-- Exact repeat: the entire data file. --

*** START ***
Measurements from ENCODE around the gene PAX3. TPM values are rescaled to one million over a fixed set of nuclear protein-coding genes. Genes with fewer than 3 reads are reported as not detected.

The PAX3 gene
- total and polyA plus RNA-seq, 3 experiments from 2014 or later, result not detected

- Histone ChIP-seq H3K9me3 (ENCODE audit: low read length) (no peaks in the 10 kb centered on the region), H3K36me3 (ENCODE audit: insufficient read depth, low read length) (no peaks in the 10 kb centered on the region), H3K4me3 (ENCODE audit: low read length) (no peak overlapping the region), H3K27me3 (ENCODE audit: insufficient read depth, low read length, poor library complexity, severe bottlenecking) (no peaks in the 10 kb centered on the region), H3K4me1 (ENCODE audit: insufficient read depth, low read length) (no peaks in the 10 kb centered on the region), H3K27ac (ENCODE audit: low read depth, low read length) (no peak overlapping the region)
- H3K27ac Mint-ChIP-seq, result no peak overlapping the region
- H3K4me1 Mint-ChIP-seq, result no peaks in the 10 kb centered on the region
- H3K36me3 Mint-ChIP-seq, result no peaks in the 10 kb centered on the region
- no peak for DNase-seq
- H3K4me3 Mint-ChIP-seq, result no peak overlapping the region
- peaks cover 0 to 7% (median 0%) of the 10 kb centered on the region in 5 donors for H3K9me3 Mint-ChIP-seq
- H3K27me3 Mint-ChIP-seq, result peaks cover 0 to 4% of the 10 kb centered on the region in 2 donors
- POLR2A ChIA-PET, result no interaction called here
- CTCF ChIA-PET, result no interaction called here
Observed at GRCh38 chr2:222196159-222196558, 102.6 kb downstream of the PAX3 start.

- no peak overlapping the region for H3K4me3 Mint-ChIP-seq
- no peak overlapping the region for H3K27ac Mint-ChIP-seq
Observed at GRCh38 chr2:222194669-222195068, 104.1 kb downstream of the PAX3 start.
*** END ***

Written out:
Measurements from ENCODE around the gene PAX3. TPM values are rescaled to one million over a fixed set of nuclear protein-coding genes. Genes with fewer than 3 reads are reported as not detected.

The PAX3 gene
- total and polyA plus RNA-seq, 3 experiments from 2014 or later, result not detected

- Histone ChIP-seq H3K9me3 (ENCODE audit: low read length) (no peaks in the 10 kb centered on the region), H3K36me3 (ENCODE audit: insufficient read depth, low read length) (no peaks in the 10 kb centered on the region), H3K4me3 (ENCODE audit: low read length) (no peak overlapping the region), H3K27me3 (ENCODE audit: insufficient read depth, low read length, poor library complexity, severe bottlenecking) (no peaks in the 10 kb centered on the region), H3K4me1 (ENCODE audit: insufficient read depth, low read length) (no peaks in the 10 kb centered on the region), H3K27ac (ENCODE audit: low read depth, low read length) (no peak overlapping the region)
- H3K27ac Mint-ChIP-seq, result no peak overlapping the region
- H3K4me1 Mint-ChIP-seq, result no peaks in the 10 kb centered on the region
- H3K36me3 Mint-ChIP-seq, result no peaks in the 10 kb centered on the region
- no peak for DNase-seq
- H3K4me3 Mint-ChIP-seq, result no peak overlapping the region
- peaks cover 0 to 7% (median 0%) of the 10 kb centered on the region in 5 donors for H3K9me3 Mint-ChIP-seq
- H3K27me3 Mint-ChIP-seq, result peaks cover 0 to 4% of the 10 kb centered on the region in 2 donors
- POLR2A ChIA-PET, result no interaction called here
- CTCF ChIA-PET, result no interaction called here
Observed at GRCh38 chr2:222196159-222196558, 102.6 kb downstream of the PAX3 start.

- no peak overlapping the region for H3K4me3 Mint-ChIP-seq
- no peak overlapping the region for H3K27ac Mint-ChIP-seq
Observed at GRCh38 chr2:222194669-222195068, 104.1 kb downstream of the PAX3 start.